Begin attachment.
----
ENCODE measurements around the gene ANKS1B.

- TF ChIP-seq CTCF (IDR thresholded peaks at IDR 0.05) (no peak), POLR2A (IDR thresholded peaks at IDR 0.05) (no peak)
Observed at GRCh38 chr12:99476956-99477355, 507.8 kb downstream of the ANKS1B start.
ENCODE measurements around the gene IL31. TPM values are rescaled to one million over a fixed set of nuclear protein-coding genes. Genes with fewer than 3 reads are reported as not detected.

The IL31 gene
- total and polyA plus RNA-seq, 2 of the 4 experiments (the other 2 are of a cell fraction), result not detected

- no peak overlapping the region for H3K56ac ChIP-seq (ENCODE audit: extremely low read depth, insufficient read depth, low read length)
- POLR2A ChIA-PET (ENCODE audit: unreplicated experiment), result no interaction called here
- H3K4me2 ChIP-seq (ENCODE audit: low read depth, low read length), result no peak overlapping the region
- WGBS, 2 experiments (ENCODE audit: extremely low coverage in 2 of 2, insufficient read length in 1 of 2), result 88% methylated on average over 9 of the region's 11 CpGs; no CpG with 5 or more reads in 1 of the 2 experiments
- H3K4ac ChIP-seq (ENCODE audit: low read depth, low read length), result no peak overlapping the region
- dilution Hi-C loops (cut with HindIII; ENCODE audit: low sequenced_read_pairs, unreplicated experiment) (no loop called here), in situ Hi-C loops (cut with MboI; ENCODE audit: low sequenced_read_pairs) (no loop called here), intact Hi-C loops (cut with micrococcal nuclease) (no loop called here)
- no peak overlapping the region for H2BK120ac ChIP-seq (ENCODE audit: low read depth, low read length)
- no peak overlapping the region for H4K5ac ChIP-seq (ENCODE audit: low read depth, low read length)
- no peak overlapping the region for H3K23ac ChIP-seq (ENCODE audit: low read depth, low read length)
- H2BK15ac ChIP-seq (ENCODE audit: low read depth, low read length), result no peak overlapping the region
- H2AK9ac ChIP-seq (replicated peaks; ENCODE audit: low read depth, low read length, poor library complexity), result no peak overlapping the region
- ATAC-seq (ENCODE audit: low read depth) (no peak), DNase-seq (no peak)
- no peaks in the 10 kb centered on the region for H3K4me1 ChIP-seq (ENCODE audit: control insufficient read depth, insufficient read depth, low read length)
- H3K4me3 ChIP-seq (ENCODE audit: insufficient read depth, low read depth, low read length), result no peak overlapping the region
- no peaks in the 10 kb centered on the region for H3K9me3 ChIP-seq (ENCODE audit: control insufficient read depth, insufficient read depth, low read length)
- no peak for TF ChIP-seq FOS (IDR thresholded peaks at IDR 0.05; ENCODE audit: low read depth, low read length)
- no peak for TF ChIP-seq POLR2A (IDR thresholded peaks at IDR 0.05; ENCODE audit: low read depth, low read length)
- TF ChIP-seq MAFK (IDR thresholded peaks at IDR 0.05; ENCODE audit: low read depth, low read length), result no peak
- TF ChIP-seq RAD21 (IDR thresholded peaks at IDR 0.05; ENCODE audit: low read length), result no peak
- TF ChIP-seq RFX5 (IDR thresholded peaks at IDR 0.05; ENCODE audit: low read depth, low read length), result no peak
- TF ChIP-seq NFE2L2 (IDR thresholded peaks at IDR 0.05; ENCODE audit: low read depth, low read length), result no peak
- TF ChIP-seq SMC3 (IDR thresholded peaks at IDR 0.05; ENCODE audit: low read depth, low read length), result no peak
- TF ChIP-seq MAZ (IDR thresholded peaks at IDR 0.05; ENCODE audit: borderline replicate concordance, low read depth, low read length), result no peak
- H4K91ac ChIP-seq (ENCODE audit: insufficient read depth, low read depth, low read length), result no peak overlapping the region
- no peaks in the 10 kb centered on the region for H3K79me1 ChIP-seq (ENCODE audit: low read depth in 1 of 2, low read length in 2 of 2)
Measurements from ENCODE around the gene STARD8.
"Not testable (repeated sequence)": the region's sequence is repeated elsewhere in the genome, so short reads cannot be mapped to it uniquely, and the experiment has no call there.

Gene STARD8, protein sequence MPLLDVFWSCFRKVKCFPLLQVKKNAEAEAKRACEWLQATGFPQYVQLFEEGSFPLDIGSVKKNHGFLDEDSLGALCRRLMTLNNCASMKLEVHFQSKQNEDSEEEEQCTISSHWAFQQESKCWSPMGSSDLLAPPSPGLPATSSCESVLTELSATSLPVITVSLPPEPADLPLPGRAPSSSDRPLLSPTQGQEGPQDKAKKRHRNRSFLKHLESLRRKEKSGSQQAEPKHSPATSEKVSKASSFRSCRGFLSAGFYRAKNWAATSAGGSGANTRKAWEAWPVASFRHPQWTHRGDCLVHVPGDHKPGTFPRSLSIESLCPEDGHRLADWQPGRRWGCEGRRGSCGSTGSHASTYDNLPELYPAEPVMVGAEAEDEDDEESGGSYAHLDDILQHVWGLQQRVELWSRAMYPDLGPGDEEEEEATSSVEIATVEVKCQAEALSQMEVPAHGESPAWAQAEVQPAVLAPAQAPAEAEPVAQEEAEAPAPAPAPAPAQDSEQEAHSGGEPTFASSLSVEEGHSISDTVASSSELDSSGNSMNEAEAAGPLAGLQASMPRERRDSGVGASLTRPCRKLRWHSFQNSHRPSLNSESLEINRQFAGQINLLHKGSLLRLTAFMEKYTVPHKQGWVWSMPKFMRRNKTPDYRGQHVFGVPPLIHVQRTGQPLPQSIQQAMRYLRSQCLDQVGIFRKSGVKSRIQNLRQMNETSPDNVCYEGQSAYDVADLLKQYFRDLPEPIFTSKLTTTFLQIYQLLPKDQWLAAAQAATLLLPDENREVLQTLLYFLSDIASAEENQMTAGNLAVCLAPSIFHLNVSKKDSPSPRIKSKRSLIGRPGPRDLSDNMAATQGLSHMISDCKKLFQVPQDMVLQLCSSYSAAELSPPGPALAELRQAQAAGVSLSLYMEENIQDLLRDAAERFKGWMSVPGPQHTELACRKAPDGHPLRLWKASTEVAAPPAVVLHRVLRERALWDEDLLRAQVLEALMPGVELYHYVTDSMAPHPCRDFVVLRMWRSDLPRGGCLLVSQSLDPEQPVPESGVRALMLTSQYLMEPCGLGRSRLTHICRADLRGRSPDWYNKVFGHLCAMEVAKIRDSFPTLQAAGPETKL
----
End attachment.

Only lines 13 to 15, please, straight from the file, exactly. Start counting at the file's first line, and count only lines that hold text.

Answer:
- no peak overlapping the region for H2BK120ac ChIP-seq (ENCODE audit: low read depth, low read length)
- no peak overlapping the region for H4K5ac ChIP-seq (ENCODE audit: low read depth, low read length)
- no peak overlapping the region for H3K23ac ChIP-seq (ENCODE audit: low read depth, low read length)